Is MySQL's auto_increment really monotonic?

Why you shouldn't rely on auto_increment feature in some cases.

Author: Maciej Papież

Mon Apr 09 2018

TL;DR: If a race condition between two MySQL transactions appears, the row with ID = N may appear in the database BEFORE another row with ID < N.

The task

Last week, I’ve been asked to build a microservice that will be responsible for polling a table for data and pushing it to a Kafka topic. As the table contains immutable events, it’d wise to use some kind of incremental loading.

The tool

Confluent JDBC Connector (see more) is a ready-made add-on exploiting Kafka Connect possiblities, it simplifies building such a service to few lines of properties files and the data just flows… ;)

However, one needs to set the properties carefully, adjusting each of them to the particular use case. One of them is the mode, which defines how the table should be queried for new rows. By default, it adopts the incrementing strategy, which should be fine for most. At least, the docs don’t mention any kind of risks involved here.

Beware, it’s a trap! (At least with MySQL that I had to use here.)

The trap

We need three terminals here, let’s call them A, B and C.

In the terminal A, we create an empty table foo (a very simple one - autoincrement primary key + createdat timestamp + some text column value):

create table foo (
  id int not null auto_increment,
  value char(30) not null,
  created_at timestamp default current_timestamp,
  primary key (id)

Query OK, 0 rows affected (0,08 sec)

select * from foo;

Empty set (0,00 sec)

OK, done - created and empty. Let’s use the second connection, terminal B, to start a new transaction and insert a row alfa (I’ll use the Alphabet to maintain a readable order).

start transaction;
insert into foo (value) values ('alfa');

Since we’re in the middle on an uncommited transaction (with defualt isolation level), alfa in not yet visible for connection A.

select * from foo;

Empty set (0,00 sec)

Let’s use the last connection, C, to make an insert of bravo row (with autocommit).

insert into foo (value) values ('bravo');

Query OK, 1 row affected (0,01 sec)

This should be visible from now on for all other connections, that’s what terminal A says:

select * from foo;

| id | value | created_at          |
|  2 | bravo | 2018-04-09 13:13:51 |
1 row in set (0,00 sec)

It’s there! As you can notice, it got assigned the ID = 2, because ID = 1 had been previously allocated for the alfa row. But hey, where is it?!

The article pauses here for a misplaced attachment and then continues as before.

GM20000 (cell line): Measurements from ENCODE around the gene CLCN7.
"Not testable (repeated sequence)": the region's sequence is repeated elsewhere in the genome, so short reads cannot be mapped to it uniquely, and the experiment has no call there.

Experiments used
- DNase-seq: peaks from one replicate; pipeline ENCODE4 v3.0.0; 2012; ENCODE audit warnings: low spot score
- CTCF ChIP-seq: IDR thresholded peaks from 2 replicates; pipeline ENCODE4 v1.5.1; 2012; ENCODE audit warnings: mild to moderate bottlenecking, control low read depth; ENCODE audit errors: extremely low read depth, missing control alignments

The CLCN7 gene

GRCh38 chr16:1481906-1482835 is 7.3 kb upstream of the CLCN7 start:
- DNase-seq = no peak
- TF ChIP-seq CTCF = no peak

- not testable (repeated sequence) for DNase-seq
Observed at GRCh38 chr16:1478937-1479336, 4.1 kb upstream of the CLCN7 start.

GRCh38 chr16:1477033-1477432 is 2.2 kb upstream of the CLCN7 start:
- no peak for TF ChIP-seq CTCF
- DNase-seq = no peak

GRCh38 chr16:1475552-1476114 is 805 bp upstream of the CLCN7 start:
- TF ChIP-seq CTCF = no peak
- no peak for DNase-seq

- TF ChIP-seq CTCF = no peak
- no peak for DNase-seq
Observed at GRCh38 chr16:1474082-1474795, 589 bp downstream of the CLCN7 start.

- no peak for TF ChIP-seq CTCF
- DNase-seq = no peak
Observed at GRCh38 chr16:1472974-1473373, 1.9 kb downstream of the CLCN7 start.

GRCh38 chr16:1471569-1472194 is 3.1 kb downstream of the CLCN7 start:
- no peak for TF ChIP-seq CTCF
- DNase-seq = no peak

Uncommited! Hanging in the air!

Now we commit the connection B transation:


Query OK, 0 rows affected (0,02 sec)

…and run a query using connection A:

select * from foo;

| id | value | created_at          |
|  1 | alfa  | 2018-04-09 13:13:21 |
|  2 | bravo | 2018-04-09 13:13:51 |
2 rows in set (0,01 sec)

Now, both alfa and bravo rows are visible.

The issue

During the between-commit phase, the row bravo with ID = 2 was visible for other connections while the row alfa (ID = 1) was still uncommited, thus not visible for others.

This is why I claim that in edge cases, when a race condition between transaction occurs, the auto_increment breaks its monotonic property. This is due to the fact that the value is allocated on insert, not on commit.

For the microservice I’m developing, this is a serious threat. Consider that we query the db during this short between-commit phase:

  1. we retrieve a single row, ID = 2,
  2. we process this batch of one row,
  3. we store the ID = 2 state for the next batch, telling it “you should add where ID > 2 to your query”.

We’ve just ommited the alfa row!

Solution ideas

Here’s a list of proposals that might work (or might not):

  1. Exploit the created_at column to improve the situation? I don’t think it’ll help, but that’s one of the modes that Kafka JDBC connector can operate in.

  2. Wait X seconds until all transactions with ID < N are commited (e.g. innodblockwait_timeout + 5 seconds).

  3. Dump whole table instead of incremental loading.

  4. Mark the already pushed rows with a flag, query with where flag = false.

In case of any questions, comments, don’t hestitate to reach out.